RE: SSH server under attack...



Dave and et al,

Like anyone that runs a server with Internet facing ports, I run into
the same issue as Dave, but my linux hosts only allow ssh public keys
for login. Since my linux hosts frequently get probed, I opted to write
a script, which runs each minute via cron, to check /var/log/messages
each minute for failed login attempts with the offending IP addresses
being written/appended to a local file. I also white list certain
private network ranges I use, with this data contained in a different
file than the offending IP addresses.

In the script, whenever the offending IP address file is updated,
iptables is reloaded, with iptables loading the white listed and
offending IP addresses and the offending IP addresses being dropped.
Just because I hate spammers, I also take the same action for servers
that try to relay e-mail via port 25.

Downside to my solution: Of course a lot can happen in one minute. If
this is the case and you still want to write your own code, try looking
at daemon tools (cr.yp.to) and logdog (caspian.dotconf.net). Of course
once I have more time, I will take my own advice and move my script from
cron to using daemon tools and logdog. I have also looked at logwatch
and swatch, but they did not seem to have the functionality I wanted.

Greg

-----Original Message-----
From: ilaiy [mailto:ilaiy.e@xxxxxxxxx]
Sent: Tuesday, January 24, 2006 2:01 PM
To: Dave
Cc: security-basics@xxxxxxxxxxxxxxxxx
Subject: Re: SSH server under attack...

Add a entry to hosts.deny ..

You could use iptables to drop all tracfic from that host too

./thanks
ilaiy

On 1/23/06, Dave <dlaud.flux@xxxxxxxxx> wrote:
> My SSH server has been under DoS and I cant stop it!!!
>
> I changed the port of the SSH server from 22 to 2222. This isnt going
> to really do much but it would stop some automated script that attacks

> port 22. OK...within a few hours the server was being attacked again
> on port 2222. This is an *active* attacker, active in that he is
> actively monitoring what he is doing. The router/firewall logs dont
> show any dropped packets sent to port 22 so he changed the port of the

> attack script. Now, the new machine to attack me is 200.55.192.29.
> This belongs to a company in south america called 'Springs South
> America Textiles Ltda.'. I scanned the machine and found that it is
> hosting a webserver
> (Apache/2.0.52 (Fedora) Server at www.springs.cl) among other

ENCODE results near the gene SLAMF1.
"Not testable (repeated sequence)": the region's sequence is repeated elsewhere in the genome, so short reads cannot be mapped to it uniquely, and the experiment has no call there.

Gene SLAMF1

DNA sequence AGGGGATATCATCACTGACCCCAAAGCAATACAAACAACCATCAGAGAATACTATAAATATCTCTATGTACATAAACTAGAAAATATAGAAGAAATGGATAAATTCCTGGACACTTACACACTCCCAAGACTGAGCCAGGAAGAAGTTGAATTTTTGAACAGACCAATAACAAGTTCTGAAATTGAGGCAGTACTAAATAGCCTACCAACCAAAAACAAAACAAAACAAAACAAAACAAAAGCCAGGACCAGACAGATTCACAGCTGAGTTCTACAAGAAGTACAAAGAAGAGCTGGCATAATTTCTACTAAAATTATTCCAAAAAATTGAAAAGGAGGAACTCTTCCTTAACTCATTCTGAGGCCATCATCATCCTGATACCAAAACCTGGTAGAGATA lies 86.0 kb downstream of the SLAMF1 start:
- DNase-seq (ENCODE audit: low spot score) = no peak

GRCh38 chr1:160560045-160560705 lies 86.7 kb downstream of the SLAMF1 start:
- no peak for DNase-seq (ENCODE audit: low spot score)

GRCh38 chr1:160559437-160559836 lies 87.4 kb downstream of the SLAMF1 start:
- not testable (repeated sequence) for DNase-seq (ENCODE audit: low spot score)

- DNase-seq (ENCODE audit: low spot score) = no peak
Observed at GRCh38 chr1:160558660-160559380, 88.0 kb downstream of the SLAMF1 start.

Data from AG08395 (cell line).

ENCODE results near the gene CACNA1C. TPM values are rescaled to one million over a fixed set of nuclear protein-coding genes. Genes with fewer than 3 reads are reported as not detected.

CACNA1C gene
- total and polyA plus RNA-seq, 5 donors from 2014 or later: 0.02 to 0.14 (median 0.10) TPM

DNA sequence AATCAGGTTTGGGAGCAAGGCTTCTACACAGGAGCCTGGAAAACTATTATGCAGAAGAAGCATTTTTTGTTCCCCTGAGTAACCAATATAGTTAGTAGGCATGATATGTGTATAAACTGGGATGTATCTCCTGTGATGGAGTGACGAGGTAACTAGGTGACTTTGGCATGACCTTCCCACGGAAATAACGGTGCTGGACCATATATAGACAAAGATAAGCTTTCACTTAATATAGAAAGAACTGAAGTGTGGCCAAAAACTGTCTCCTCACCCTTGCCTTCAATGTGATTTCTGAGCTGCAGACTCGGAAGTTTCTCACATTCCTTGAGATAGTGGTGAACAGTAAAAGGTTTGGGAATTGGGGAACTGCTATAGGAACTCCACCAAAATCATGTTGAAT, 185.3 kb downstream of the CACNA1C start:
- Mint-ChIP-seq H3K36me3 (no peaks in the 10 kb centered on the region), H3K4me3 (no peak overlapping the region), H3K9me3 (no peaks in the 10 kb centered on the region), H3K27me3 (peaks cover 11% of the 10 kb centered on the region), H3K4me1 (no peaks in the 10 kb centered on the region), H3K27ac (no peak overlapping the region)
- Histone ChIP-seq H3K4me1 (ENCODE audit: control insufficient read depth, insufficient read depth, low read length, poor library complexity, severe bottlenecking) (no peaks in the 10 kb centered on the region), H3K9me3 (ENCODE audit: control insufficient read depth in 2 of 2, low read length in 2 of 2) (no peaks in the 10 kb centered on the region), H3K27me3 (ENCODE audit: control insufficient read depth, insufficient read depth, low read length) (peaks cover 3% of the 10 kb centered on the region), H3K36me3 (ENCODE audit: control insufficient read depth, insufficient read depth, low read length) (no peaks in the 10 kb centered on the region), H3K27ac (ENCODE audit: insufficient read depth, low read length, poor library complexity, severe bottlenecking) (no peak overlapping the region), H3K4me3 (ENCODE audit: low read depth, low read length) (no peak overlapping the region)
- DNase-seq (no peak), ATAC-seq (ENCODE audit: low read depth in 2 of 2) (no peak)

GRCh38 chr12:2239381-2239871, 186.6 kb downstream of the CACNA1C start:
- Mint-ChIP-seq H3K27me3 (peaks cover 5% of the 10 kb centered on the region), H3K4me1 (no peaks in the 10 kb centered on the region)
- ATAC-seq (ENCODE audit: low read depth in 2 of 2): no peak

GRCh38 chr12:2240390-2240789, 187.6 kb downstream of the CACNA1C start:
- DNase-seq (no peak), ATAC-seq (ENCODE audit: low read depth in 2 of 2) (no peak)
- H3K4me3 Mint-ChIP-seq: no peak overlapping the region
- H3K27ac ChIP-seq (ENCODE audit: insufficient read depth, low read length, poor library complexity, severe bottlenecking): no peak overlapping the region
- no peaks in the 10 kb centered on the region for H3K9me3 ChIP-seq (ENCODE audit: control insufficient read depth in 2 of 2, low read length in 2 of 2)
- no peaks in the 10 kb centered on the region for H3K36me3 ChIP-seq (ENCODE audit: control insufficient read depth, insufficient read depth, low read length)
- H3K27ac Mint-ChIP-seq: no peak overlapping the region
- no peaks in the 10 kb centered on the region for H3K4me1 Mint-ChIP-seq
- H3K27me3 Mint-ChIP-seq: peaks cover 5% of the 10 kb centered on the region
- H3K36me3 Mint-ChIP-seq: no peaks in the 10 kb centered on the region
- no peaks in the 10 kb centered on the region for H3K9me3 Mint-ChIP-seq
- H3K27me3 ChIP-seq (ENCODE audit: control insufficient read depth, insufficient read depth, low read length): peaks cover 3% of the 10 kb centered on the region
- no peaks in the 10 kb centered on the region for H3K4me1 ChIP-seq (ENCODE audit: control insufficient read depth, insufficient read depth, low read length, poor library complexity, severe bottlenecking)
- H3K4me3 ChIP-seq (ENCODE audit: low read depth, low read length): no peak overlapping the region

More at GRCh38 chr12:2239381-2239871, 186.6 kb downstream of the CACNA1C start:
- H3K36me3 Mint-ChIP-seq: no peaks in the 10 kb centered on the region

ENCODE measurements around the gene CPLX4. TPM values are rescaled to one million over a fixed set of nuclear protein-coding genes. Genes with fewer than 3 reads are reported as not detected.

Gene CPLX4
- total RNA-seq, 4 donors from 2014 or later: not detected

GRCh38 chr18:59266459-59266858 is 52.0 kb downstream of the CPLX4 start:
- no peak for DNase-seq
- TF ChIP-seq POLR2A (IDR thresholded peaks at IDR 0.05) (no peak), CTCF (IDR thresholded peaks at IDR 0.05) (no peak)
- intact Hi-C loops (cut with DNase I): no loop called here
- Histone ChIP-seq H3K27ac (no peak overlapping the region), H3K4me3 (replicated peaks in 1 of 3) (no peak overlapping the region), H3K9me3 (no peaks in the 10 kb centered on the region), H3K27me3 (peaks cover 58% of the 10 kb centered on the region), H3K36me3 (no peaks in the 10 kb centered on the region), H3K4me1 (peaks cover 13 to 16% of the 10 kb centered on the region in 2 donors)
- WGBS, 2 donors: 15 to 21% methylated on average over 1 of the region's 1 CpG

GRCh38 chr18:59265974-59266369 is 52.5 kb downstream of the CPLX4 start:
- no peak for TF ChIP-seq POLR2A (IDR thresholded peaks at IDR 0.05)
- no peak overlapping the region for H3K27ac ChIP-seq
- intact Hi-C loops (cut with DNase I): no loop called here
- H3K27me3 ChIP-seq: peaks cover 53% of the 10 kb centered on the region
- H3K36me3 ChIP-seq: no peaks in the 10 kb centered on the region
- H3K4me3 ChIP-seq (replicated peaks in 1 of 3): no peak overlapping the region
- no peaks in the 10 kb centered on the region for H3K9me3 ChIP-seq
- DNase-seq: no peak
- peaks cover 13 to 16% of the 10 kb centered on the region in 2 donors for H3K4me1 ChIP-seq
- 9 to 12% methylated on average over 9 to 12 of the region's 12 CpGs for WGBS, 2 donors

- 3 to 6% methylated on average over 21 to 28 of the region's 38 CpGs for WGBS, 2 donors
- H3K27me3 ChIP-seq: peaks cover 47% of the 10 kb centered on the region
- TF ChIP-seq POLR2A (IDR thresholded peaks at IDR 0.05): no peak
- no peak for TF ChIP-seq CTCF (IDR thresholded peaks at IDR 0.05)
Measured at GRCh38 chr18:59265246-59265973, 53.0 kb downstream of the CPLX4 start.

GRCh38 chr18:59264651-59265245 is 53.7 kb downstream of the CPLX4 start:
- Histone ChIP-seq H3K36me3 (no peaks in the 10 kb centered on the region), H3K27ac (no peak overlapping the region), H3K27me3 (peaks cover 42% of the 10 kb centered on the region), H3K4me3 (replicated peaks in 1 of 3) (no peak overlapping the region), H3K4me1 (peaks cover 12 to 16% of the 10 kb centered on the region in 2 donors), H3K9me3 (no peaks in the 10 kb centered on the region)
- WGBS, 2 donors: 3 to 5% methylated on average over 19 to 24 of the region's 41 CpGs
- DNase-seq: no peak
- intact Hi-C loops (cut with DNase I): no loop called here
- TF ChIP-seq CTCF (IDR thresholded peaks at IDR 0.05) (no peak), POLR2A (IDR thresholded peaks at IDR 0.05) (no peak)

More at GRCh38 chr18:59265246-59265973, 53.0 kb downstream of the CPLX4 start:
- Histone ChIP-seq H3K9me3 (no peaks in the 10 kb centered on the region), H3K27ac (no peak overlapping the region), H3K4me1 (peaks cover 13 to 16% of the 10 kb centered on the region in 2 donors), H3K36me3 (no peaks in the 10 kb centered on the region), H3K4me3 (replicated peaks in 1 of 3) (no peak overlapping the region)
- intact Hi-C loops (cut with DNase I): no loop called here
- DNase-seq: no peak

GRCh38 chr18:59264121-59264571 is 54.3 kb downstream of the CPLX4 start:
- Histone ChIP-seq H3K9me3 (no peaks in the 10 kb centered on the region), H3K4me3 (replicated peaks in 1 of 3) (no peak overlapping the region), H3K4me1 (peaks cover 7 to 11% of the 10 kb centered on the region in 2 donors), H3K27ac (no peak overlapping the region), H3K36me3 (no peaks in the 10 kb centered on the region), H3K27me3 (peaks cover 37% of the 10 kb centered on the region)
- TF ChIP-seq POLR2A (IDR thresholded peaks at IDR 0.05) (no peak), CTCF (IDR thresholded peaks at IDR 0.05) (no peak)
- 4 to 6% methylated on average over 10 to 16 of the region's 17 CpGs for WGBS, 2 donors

services.
> The last machine the attacker used to brute_force me was also an
> apache server (rh linux). So this attacker is cracking various
> webservers (most
> likely) or some other service on these boxes in order to use these
> machines as an attack platform. Now, yes, i notified the admin of this

> company etc..but think of this. If this admin is going to put an
> *unused* and unprotected server on the net then what kind of admin is
> he? Will he even care about my email? Who knows! Calling the
> authorities is not going to work 'cause frankly I am a nobody...who
> cares if my servers are under attack! No one is going to waste
> resource (money) in trying to find this guy, so really its up to me.
> So what do we know about this guy? At first the info seems
> conflicting: He has the ability to crack a number of random servers
> and use them at his disposal but he is running the same stupid attack
> over and over...why? First off, the attack is a brute force attack. He

> is trying to guess a username password combo in order to be able to
> log into my server and get shell access...but maybe not. Like I
> said..he is no dummy. So what is he doing? I think DoS (denial of
> service) , the brute force tool is just the means to an end. He isnt
> trying to break in by doing this. Maybe he coudnt break in to my
> server so he is resorting to the next trick up his sleeve. By having
> all these machines attempting to log into my server over and over he
> might be trying to use up my bandwidth in effect causing a DoS to
> anyone! OR...In closely looking at the logs you will notice something
*unusual*:
>
> Failed password for invalid user admin from ::ffff:200.55.192.29 port
> 34182 ssh2
> Invalid user admin from ::ffff:200.55.192.29 Failed password for
> invalid user admin from ::ffff:200.55.192.29 port
> 34679 ssh2
> Invalid user admin from ::ffff:200.55.192.29 Failed password for
> invalid user admin from ::ffff:200.55.192.29 port
> 34752 ssh2